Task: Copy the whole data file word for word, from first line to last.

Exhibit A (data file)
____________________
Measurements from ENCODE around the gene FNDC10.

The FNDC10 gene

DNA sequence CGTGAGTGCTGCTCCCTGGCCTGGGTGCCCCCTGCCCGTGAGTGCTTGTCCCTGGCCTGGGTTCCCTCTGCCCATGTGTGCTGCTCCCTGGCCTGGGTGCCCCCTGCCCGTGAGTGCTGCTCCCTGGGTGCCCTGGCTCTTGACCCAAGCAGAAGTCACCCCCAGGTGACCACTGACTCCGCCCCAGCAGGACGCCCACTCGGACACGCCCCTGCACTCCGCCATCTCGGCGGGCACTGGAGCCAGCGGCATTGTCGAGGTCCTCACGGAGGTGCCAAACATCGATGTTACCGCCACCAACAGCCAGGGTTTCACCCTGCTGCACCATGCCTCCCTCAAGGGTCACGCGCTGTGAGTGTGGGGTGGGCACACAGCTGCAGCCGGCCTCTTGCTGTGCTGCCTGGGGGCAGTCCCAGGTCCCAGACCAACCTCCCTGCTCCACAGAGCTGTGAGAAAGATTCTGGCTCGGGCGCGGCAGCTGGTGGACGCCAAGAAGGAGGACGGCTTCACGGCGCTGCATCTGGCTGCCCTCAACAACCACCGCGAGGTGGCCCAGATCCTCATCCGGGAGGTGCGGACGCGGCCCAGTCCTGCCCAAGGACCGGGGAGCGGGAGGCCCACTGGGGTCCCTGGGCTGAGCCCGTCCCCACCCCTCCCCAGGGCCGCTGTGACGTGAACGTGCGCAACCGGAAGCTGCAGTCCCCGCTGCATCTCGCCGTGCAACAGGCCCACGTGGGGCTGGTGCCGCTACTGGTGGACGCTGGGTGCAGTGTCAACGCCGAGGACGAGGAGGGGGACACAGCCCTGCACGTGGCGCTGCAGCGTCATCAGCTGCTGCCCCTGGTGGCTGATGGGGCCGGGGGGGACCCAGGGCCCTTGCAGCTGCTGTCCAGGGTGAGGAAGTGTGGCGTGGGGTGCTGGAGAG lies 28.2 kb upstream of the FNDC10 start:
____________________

Measurements from ENCODE around the gene FNDC10.

The FNDC10 gene

DNA sequence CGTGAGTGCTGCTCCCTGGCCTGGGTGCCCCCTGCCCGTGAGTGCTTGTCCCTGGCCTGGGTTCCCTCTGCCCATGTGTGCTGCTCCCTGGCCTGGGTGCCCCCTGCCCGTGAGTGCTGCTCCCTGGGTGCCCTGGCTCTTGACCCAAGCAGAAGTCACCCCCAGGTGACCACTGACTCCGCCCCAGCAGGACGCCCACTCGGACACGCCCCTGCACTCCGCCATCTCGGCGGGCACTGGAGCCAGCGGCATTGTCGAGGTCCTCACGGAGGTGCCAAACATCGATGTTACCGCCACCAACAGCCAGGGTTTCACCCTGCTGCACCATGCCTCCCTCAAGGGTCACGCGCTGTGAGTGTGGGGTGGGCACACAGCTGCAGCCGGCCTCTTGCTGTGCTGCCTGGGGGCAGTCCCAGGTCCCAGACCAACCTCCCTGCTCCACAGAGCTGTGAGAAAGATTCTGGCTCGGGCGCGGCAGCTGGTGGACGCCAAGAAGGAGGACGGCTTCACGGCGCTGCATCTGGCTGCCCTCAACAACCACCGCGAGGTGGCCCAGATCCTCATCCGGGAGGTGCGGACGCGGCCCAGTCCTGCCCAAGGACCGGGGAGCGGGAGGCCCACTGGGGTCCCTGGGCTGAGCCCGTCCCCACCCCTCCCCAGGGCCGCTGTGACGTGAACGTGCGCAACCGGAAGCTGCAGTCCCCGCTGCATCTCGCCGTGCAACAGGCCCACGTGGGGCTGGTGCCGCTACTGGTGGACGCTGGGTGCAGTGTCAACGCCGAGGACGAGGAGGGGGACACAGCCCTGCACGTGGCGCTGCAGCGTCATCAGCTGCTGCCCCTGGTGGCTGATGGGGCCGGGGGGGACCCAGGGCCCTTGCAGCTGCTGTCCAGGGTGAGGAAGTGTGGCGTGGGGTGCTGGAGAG lies 28.2 kb upstream of the FNDC10 start: